Data security for the I4.0 revolution

3 mins read

Written by Barry Arnott, founder and CTO of D-Sig.

The fourth industrial revolution offers a host of potential gains for manufacturers. Powered by 5G telecommunications networks, with their faster processing speeds, greater bandwidth and lower latency than ever before, the digital revolution promises to unleash the full potential of automation, creating networks of connected plant and machinery that can communicate in real time, supporting machine learning and artificial intelligence to drive data-led decision making on the shop floor.

Research carried out by nexGworx as part of the DCMS 5G Testbed and Trials programme suggested that 5G networks could boost UK PLC’s productivity by between £2.6bn and £6.3bn per year. There is a lot to be excited about so where’s the catch?

According to IBM, the second most-likely industry to come under cyber-attack is manufacturing; with attacks on control systems, theft of intellectual property and the gathering of sensitive process data just three reasons ‘bad actors’ may target a company. The same survey highlighted that data breaches cost businesses £3m per incident, taking 8-9 months to detect and contain, so the cost of failing to plan for such eventualities is clear.

With more machines connected to each other and transfer of data across private, public and hybrid networks, comes more network entry points and, crucially, more potential targets for industrial cyber-attacks.

So, what can manufacturers do to protect their businesses while reaping the productivity and innovation benefits of this brave, new world?

The answer lies in the use of cryptography to protect data.

These mathematical algorithms are designed to secure data and withstand cyber-attacks; protecting the confidentiality of data, providing assurance in its trustworthiness, and allowing access on a ‘need to know’ basis.

While cryptographic algorithms are coded to run on a variety of hardware devices, including general computers, ideally, they need to run within special-purpose cryptographic hardware. Organisations such as the National Institute of Standards and Technology (NIST) make recommendations as to which algorithms to use and their usable lifespan. The current set has been around for 20 years but a new set of quantum-secure algorithms is currently being defined, and is expected to be standardised in 2024.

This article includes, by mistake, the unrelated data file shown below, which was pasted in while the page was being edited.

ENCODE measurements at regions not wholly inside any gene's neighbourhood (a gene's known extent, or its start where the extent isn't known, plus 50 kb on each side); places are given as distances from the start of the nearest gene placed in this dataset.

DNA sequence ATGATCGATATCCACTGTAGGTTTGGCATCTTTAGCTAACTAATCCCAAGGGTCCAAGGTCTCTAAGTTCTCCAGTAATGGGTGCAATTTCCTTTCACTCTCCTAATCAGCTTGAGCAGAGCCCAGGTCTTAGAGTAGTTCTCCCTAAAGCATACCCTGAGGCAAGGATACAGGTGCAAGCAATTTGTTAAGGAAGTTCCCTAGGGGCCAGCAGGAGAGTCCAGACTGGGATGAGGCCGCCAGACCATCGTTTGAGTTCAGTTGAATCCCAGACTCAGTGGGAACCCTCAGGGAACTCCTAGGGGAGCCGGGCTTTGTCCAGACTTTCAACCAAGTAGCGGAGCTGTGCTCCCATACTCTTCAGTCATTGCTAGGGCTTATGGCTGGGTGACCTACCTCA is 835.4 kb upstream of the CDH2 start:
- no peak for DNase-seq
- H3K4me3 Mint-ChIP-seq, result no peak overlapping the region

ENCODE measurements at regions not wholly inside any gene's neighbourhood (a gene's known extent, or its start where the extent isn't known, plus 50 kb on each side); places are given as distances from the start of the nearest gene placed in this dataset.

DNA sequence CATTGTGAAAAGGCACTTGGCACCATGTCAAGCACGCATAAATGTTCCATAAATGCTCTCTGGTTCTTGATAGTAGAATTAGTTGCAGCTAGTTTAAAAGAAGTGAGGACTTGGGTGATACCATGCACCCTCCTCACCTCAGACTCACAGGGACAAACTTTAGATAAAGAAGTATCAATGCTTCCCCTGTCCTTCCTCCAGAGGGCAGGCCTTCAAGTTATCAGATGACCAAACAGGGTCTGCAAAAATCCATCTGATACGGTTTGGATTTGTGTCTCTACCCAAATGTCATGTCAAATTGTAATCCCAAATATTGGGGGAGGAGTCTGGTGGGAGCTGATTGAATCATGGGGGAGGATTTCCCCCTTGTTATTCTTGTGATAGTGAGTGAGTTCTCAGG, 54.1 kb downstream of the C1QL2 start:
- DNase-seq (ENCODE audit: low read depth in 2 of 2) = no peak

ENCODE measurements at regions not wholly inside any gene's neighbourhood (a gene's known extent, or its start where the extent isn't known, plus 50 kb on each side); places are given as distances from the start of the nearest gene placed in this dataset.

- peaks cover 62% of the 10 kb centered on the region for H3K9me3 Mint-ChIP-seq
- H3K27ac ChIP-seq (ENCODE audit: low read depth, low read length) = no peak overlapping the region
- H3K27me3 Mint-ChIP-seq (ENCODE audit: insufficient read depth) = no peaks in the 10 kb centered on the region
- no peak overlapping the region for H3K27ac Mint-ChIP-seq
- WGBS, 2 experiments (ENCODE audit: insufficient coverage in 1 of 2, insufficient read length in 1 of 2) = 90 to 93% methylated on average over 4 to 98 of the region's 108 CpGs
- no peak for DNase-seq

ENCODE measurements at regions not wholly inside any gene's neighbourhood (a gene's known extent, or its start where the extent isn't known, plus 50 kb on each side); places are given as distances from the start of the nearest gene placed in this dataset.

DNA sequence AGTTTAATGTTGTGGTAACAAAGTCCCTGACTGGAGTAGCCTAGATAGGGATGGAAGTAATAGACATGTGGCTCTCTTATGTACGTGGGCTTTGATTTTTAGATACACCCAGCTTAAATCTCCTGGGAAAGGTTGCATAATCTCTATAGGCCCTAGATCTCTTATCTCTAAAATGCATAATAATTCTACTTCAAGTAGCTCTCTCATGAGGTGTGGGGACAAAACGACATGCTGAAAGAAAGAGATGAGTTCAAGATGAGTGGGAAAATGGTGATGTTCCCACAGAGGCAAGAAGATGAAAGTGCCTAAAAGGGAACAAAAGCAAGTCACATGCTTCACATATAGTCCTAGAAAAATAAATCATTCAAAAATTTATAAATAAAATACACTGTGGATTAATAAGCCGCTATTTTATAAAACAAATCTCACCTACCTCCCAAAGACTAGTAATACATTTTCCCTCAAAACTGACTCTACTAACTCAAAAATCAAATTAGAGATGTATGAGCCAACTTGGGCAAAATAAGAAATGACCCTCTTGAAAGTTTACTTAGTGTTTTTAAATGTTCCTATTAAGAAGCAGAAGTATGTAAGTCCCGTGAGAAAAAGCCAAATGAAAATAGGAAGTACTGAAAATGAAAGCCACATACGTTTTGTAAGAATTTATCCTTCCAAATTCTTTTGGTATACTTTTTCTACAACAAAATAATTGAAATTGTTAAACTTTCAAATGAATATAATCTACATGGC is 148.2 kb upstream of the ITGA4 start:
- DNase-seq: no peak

There are two types of cryptographic algorithms that are key to designing a comprehensives IP data protection scheme. These are encryption and digital signatures:

Encryption - these work by scrambling data in order to make it difficult for an attacker to determine the actual information. They make use of a shared encryption key, secret information known as a ‘secret key’, to which only the entities that need access to the data have a copy. Typically, these secret keys are not shared manually but generated ‘on the fly’ using a ‘key agreement’ algorithm, enabling both the sender and recipient to remotely agree the encryption key

Digital Signatures - these build on encryption to demonstrate whether or not the data source is trustworthy and whether it has been tampered with. Digital signatures are generated using a different secret key (an entity’s private key) and can be verified by another entity that has knowledge of the corresponding public (partner) key.

So, how do you go about designing a cryptographic system to protect manufacturing IP?

IP needs to be protected from the moment it is created until it is no longer relevant. As a starting point, manufacturers need to think about what data needs to be protected, who or what needs access to that data, and how long the data should be protected for. Who data needs protecting from is not always obvious. For example, some seemingly unexciting data may be extremely valuable to competitors, such as in a steel works producing different types and grades of steel. Here, quality and volume data may be very interesting to a competitor.

After deciding what data needs to be protected, companies then need to consider where it can be legitimately used and who (or what) should have access to it. Should there be an audit trail identifying who (or what) has accessed the data and when? How should that data be destroyed when it's no long relevant?

Scaling up and the role of Digital Certificates

Typically, there are hundreds of IP data items that need to be protected while remaining accessible by different people and systems. This can seem like a logistical nightmare but the use of different types of digital certificates can make it much more manageable.

Essentially, digital certificates are just data objects that are digitally signed by a trusted authority (a Certification Authority). The certificates contain different information depending on their purpose but, in all cases, they provide trust that certain operations can be safely executed. For example, certificates can provide a flexible way of managing which entities have access to data and what type of access they have.

Whatever data security solution you choose, the system has to be flexible enough to allow for the fact that the IP data under protection may change over time. Designing and implementing a data protection system fit for the quantum computing age is a challenge but not one that is unachievable.

Deciding what to protect and who or what has access to that data is the first step, after which companies can develop a wider security solution, bespoke to their needs. Getting it right is key to giving manufacturers the confidence to explore the full potential of Industry 4.0, protecting IP data from its creation to its eventual disposal.